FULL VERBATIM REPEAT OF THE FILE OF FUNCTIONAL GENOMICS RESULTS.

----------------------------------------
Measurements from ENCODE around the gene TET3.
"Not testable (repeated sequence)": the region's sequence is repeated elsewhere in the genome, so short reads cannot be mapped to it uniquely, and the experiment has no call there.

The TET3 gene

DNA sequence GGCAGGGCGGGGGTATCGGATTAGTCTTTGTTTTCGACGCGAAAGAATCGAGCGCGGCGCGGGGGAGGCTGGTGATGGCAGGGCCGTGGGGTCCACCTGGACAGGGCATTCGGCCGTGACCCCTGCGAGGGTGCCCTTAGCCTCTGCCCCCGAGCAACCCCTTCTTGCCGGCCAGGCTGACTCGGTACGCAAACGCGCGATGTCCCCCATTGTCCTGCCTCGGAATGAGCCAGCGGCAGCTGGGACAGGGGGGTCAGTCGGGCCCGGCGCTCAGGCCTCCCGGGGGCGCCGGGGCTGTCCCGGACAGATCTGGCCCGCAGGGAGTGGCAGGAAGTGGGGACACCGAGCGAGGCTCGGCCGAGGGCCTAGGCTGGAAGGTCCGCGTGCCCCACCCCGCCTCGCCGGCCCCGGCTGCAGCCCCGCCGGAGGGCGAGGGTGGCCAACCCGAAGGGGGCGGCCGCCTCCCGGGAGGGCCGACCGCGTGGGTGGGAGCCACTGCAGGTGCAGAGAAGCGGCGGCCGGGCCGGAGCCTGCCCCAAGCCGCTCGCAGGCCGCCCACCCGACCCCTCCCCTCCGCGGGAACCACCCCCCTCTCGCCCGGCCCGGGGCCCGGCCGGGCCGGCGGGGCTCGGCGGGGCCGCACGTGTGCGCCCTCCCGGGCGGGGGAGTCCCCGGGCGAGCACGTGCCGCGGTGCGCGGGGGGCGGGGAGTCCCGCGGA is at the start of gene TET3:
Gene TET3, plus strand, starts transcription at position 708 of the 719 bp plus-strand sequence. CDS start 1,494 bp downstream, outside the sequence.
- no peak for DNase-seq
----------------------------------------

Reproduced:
Measurements from ENCODE around the gene TET3.
"Not testable (repeated sequence)": the region's sequence is repeated elsewhere in the genome, so short reads cannot be mapped to it uniquely, and the experiment has no call there.

The TET3 gene

DNA sequence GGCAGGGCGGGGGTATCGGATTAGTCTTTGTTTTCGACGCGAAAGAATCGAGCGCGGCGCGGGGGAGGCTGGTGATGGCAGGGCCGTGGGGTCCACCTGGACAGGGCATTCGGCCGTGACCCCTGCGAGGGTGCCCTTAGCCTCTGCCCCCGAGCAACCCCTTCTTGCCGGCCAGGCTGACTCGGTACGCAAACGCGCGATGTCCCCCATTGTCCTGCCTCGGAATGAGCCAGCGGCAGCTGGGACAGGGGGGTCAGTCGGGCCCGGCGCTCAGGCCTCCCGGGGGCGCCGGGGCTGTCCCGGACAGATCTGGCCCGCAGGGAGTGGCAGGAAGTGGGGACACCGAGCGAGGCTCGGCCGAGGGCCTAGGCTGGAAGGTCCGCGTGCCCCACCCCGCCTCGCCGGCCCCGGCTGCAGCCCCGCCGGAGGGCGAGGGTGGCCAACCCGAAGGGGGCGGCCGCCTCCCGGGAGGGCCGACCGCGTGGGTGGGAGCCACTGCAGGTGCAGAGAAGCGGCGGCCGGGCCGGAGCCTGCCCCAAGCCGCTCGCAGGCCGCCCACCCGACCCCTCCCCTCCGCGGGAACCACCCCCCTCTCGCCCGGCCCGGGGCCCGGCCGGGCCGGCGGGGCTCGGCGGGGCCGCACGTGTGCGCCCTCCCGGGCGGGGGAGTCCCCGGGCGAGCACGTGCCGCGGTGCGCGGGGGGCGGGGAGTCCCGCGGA is at the start of gene TET3:
Gene TET3, plus strand, starts transcription at position 708 of the 719 bp plus-strand sequence. CDS start 1,494 bp downstream, outside the sequence.
- no peak for DNase-seq